Academic journal article Journal of Health Population and Nutrition

Relationship between Mothers' Nutritional Knowledge in Childcare Practices and the Growth of Children Living in Impoverished Rural Communities

Academic journal article Journal of Health Population and Nutrition

Relationship between Mothers' Nutritional Knowledge in Childcare Practices and the Growth of Children Living in Impoverished Rural Communities

Article excerpt

INTRODUCTION

The prevalence of chronic malnutrition among under-five children remains persistently high in Ghana. For example, in the Northern Region of Ghana, 32.5% of children below five years are stunted, 12.9% wasted, and 21.8% underweight (1). Inadequate childcare practices are fundamental to addressing malnutrition among children. Poor maternal education (formal and informal) has been identified as a major constraint to good childcare practices in Ghana (2). A well-resourced, targeted and coordinated nutrition education can improve maternal nutritional knowledge, healthcare-seeking behaviours, and practices significantly. Consequently, a number of health-related nongovernmental organizations, including Catholic Relief Services (CRS), Adventist Development and Relief Agency (ADRA), World Vision International (WVI), and the Ghana Health Service (GHS) have been promoting proper childcare practices, including appropriate infant-feeding practices and management of childhood illnesses, such as diarrhoea. Health and nutrition messages are usually targeted to mothers, most of whom have not received formal education. These women usually patronize health services at antenatal clinics and child welfare centres (CWC). Additionally, patronage of preventive health services provides an opportunity to improve care practices through both preventive healthcare (immunization, antenatal care for the mother, etc.) as well as management of childhood morbidity. Effective utilization of knowledge and skills gained from health and nutrition education is, therefore, expected to improve the health and nutritional status of children through improved knowledge and care practices. However, there are limited data on the impact of nutrition education, especially in women who have not received formal education. Care behaviour choices are mediated by knowledge as well as by resource availability. Practices and behaviours of individuals are influenced by knowledge, awareness and skill levels. Even in households with similar levels of access to disposable income and resource, there is a wide variation in nutritional outcomes of children (3), which tends to suggest that factors other than resources are responsible for nutritional status of children. Adequate childcare is an underlying factor for optimal growth. Caregiving behaviours that provide conducive environment within which children are raised are central to nutritional outcomes of children, and policy attention to them has been recommended by the International Conference on Nutrition (4).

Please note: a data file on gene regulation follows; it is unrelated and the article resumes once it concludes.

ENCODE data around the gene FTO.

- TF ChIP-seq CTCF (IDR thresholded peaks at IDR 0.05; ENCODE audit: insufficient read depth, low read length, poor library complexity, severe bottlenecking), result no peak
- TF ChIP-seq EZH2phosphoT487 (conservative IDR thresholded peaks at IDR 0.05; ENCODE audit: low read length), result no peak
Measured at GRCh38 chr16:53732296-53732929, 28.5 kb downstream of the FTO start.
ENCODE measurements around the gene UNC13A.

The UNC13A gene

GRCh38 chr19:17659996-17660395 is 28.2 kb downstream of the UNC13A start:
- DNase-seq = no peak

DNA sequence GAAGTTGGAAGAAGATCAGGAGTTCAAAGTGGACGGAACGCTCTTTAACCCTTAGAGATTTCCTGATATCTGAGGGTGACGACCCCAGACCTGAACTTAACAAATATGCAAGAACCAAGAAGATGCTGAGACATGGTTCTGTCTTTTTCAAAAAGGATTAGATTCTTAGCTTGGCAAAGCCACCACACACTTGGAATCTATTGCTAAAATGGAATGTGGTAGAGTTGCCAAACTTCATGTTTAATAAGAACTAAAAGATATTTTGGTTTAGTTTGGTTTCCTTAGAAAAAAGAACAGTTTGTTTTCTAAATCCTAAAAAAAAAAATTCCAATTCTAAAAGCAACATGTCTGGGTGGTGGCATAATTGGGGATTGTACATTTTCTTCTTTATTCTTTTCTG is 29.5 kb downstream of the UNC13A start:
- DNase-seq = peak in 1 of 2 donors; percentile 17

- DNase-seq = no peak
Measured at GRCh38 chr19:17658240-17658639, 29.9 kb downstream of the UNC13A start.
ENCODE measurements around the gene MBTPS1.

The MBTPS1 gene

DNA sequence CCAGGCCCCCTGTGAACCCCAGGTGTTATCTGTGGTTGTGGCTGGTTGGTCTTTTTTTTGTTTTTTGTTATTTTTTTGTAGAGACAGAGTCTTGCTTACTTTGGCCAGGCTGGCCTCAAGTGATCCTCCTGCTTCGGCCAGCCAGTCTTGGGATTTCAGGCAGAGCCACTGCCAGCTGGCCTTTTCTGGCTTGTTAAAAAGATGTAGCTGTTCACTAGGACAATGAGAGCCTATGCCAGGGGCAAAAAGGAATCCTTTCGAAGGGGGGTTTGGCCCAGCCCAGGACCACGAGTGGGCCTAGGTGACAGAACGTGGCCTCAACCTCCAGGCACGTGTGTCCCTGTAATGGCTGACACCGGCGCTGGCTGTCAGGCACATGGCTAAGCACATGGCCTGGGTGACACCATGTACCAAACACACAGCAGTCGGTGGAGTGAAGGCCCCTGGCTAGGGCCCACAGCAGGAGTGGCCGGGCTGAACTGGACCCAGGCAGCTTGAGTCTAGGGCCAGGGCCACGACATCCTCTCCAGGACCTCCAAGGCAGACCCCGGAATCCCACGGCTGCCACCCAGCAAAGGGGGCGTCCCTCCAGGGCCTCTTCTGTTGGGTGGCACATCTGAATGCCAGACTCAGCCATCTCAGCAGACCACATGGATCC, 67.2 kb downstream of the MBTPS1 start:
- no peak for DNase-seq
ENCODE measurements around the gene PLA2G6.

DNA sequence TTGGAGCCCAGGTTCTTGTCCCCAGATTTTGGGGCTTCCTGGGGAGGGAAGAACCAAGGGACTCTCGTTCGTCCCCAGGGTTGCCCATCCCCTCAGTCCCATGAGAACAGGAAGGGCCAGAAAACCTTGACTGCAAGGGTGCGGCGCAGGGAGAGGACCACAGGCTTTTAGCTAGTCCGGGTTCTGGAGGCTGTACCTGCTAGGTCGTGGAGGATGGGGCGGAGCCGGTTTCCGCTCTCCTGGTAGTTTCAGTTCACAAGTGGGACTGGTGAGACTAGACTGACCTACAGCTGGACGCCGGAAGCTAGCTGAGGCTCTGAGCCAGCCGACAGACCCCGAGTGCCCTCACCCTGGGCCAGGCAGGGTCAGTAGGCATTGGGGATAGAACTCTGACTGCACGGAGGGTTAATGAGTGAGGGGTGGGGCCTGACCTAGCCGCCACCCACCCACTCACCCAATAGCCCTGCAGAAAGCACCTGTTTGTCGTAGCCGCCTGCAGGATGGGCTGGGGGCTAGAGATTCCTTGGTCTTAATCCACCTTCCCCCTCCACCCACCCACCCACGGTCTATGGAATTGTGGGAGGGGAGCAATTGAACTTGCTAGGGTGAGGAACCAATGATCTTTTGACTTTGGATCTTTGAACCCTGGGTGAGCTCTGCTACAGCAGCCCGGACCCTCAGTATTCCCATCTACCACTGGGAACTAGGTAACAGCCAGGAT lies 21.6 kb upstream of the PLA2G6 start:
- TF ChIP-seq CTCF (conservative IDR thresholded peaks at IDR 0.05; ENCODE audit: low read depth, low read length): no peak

The fundamental role of care to child nutrition has been well-established since 1990 through UNICEF Model of Care. To provide care adequately, caregivers require education (both formal and informal), time, and support (e.g. control of resources). In the Ghanaian context, it remains unclear what the relationship is between the nutritional knowledge of non-literate mothers and nutritional status of their children. One would expect that mothers' knowledge of child nutrition and childcare practices would have a significant effect on their children's nutritional status. However, there are conflicting study results on this.

Whereas some studies have reported that maternal nutritional knowledge is positively associated with the nutritional status of children (5-7), others have also shown that adequate knowledge per se is not always translated into appropriate actions (8-10). Understanding the factors that determine the translation of adequate child health and nutritional knowledge into appropriate action in impoverished environment might help design more effective interventions against malnutrition. It remains unclear whether giving mothers adequate knowledge on proper childcare practices has an independent impact on child growth. This study, therefore, investigated the relationship between mother's knowledge level in childcare practices and nutritional status of preschool children living in impoverished rural communities of Northern Ghana. …

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